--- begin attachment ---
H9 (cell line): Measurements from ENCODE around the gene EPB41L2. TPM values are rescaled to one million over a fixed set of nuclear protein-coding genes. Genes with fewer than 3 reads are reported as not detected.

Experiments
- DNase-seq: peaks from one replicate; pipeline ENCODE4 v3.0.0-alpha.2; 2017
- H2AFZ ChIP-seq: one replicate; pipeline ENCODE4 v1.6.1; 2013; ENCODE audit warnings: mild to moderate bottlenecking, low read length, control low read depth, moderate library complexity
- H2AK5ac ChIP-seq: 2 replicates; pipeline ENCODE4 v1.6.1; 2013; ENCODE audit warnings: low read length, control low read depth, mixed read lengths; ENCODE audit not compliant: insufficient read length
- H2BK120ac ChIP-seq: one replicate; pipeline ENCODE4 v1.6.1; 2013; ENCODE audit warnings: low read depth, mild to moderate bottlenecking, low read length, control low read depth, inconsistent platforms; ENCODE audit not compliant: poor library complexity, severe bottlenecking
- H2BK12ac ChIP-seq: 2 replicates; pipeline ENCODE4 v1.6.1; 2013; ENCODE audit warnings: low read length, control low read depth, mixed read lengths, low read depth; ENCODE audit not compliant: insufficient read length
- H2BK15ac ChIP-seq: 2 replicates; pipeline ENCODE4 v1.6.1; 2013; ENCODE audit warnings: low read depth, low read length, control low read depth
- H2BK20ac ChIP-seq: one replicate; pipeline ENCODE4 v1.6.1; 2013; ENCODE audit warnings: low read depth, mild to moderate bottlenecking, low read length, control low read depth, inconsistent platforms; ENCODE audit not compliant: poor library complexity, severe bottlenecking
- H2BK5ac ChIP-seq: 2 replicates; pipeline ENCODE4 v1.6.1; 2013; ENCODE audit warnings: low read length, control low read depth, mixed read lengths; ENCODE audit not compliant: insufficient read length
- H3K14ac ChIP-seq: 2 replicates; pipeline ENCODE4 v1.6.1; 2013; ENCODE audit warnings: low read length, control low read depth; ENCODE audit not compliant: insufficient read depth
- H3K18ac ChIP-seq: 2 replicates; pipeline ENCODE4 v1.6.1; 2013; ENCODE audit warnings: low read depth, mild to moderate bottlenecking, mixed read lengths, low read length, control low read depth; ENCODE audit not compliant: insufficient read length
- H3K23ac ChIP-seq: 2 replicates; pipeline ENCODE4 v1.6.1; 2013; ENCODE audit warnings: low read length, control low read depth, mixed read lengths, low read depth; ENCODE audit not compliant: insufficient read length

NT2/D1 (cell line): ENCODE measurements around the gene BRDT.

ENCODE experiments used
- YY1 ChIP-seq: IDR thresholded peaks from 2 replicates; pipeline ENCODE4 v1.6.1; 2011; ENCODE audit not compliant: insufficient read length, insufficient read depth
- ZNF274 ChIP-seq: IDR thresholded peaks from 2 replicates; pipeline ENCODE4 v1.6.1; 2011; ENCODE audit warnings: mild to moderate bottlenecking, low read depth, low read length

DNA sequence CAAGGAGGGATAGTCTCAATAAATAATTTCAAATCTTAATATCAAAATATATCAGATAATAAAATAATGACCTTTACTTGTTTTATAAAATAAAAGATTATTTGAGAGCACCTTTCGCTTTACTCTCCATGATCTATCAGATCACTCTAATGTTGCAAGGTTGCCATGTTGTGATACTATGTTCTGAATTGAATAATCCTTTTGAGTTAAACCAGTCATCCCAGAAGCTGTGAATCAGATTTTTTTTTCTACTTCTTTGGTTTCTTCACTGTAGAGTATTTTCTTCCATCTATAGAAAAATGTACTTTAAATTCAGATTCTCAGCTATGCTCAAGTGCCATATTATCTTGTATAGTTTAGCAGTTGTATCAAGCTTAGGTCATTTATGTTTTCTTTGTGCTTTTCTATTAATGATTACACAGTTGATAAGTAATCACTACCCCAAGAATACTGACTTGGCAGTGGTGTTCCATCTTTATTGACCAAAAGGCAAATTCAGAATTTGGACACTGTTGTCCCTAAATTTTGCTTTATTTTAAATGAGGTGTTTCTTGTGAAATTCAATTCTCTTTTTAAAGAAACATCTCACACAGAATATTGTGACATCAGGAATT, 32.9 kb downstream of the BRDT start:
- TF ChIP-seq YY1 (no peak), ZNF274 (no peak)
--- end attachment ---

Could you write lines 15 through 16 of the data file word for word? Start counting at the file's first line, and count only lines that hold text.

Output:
ENCODE experiments used
- YY1 ChIP-seq: IDR thresholded peaks from 2 replicates; pipeline ENCODE4 v1.6.1; 2011; ENCODE audit not compliant: insufficient read length, insufficient read depth